AOC Introduces New Measure to Stop Army From Recruiting on Twitch
Alexandra Ocasio-Cortez (AOC) is taking a stand against the Army, or the military at large, from using Twitch as a military recruitment tool. The practices used by the Army are already pretty sneaky and shifty, to be sure. AOC filed a draft amendment on July 22 to the House Appropriations bill. But what does it do? It would stop the military from using funds to maintain a digital presence on Twitch.tv or other gaming/esports live streaming platforms. There’s no guarantee this will go through, but it’s an excellent start.
A Start for Pentagon Budgeting
As we said, there’s no promise that this will go through, but it’s certainly necessary. A lengthy political process will have to happen first. There’s the House Appropriations Committee on Rules that will decide on it going forward, and that’s meeting will be on July 27. There’s so much that they have to go through to make sure this happens, but honestly?
The U.S. Army recruiting young people through shady methods on Twitch is vile, and kudos to AOC for seeing it, and doing what she can to stop it. Ocasio-Cortex spoke to Motherboard about this. “It’s incredibly irresponsible for the Army and the Navy to be recruiting impressionable young people and children via live streaming platforms. War is not a game, and the Marine Corps’ decision not to engage in this recruiting tool should be a clear signal to the other branches of the military to cease this practice entirely.”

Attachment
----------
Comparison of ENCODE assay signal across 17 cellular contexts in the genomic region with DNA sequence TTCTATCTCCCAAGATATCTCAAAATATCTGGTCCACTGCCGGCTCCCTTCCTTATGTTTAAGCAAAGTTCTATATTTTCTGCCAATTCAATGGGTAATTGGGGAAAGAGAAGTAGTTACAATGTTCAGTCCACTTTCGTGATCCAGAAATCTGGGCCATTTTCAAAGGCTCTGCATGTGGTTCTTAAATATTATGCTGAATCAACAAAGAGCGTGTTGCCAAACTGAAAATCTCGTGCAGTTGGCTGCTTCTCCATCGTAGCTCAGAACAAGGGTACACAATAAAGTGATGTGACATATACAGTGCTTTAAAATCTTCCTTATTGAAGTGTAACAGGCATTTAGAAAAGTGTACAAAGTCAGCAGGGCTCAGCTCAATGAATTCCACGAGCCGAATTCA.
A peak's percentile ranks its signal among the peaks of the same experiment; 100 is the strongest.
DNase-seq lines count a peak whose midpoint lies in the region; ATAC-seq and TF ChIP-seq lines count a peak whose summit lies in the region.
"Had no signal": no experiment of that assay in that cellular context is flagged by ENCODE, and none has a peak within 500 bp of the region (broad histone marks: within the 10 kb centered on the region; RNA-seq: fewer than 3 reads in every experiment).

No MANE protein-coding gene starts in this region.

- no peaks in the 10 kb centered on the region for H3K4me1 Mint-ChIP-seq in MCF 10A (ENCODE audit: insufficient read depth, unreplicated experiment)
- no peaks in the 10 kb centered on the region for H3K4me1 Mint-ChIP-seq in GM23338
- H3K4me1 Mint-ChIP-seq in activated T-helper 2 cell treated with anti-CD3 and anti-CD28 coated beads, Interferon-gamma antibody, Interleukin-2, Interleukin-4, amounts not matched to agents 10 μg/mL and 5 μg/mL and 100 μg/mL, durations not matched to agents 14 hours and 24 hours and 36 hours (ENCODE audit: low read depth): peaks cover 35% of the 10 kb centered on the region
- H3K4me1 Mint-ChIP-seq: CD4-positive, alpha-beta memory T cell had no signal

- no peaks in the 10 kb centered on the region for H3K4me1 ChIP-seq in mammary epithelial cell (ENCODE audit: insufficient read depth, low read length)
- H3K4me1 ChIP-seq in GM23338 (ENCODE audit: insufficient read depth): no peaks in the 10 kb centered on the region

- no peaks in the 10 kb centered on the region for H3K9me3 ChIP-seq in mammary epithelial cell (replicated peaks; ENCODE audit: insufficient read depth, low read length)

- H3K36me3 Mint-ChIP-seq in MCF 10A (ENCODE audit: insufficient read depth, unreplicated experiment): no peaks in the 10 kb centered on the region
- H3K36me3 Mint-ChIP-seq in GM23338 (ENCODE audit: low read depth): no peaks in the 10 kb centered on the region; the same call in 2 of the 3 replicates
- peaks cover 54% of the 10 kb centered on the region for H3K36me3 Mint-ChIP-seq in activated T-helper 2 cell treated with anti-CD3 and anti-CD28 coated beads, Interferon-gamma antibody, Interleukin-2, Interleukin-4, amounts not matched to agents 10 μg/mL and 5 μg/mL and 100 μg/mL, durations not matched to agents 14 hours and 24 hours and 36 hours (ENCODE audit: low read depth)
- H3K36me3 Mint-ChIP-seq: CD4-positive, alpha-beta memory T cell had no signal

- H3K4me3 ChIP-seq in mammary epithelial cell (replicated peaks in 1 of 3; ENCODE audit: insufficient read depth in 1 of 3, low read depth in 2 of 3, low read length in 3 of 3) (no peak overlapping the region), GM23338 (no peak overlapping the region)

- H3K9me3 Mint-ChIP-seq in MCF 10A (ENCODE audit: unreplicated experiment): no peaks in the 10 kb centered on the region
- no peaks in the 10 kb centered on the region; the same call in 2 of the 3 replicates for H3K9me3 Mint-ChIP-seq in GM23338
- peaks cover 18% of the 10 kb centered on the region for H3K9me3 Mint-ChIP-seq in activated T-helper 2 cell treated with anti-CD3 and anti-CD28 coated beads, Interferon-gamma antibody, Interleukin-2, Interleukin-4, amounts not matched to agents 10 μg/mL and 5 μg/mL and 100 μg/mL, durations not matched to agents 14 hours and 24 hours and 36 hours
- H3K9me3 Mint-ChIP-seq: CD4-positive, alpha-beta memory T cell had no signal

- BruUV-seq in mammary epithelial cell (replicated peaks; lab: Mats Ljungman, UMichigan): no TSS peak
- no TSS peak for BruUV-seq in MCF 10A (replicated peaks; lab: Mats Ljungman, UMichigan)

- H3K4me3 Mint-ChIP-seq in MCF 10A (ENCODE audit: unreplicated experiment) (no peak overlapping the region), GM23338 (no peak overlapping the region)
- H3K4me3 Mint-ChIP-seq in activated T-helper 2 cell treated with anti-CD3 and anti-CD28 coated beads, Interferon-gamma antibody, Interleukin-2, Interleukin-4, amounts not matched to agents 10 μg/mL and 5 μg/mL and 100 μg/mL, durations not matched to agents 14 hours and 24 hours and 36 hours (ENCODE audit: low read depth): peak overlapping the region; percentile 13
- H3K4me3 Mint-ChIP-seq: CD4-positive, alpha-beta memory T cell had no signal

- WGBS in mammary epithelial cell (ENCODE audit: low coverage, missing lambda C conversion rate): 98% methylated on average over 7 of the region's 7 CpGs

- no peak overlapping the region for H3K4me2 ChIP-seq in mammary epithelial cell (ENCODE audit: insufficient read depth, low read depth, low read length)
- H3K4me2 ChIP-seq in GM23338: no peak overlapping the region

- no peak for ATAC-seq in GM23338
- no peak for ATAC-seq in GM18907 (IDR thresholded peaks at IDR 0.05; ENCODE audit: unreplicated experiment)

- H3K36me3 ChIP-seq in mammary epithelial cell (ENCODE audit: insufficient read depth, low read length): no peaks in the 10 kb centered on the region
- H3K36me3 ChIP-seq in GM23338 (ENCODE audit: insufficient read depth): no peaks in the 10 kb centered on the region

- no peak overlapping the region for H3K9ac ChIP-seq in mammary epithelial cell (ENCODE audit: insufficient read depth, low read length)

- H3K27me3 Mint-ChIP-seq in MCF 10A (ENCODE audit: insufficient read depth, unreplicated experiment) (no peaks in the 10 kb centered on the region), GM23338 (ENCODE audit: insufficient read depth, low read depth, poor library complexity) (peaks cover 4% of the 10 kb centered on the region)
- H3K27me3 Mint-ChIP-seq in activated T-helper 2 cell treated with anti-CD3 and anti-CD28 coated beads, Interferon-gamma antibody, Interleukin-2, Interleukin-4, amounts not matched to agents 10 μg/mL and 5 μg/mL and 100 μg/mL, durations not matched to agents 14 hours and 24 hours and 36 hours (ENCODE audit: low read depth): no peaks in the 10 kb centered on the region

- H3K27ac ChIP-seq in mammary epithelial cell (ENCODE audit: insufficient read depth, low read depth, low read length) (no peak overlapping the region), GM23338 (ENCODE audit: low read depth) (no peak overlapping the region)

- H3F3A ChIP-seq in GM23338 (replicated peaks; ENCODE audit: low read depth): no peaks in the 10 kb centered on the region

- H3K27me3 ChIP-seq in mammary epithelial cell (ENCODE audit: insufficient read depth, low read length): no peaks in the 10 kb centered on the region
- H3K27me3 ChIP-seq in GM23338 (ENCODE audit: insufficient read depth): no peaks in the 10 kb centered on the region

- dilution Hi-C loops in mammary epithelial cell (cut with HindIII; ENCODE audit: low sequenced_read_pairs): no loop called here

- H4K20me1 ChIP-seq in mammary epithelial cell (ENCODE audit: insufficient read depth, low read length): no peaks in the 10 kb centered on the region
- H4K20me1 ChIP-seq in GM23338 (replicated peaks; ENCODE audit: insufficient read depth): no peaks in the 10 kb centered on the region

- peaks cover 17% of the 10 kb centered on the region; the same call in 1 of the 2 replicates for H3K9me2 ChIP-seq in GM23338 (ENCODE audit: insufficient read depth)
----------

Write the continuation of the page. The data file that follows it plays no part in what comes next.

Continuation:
Perhaps one of the worst things was the Army using fake giveaways as a recruitment tool on Twitch. The way it worked is the military was using gaming on Twitch with giveaways they were promoting. You could win some pretty cool stuff to give them some of your personal information, but there’s a catch; these weren’t real giveaways!
On top of that, the Twitch army (and other military) streams banned anyone from mentioning the phrase “war crimes” in their streams. It’s probably a surprise to many that the military even have esports teams or live streams, but it’s true! They were doing some pretty rude things to recruit people into the military machine, so we’re glad to see a stop to this (hopefully). Banning people for asking about the government’s war crimes isn’t a bannable offense, either.
“Calling out the government’s war crimes isn’t harassment, it’s speaking truth to power,” tweeted the ACLU. “And banning users who ask important questions isn’t “flexing,” it’s unconstitutional.”
But you could win a $200 controller, by simply filling out a simple form! That sounds pretty great. Twitch’s silence during the start of this was honestly disgusting, but it’s not shocking. We’ll have to see where AOC’s amendment goes in regards to the Army using Twitch to recruit young, impressionable gamers.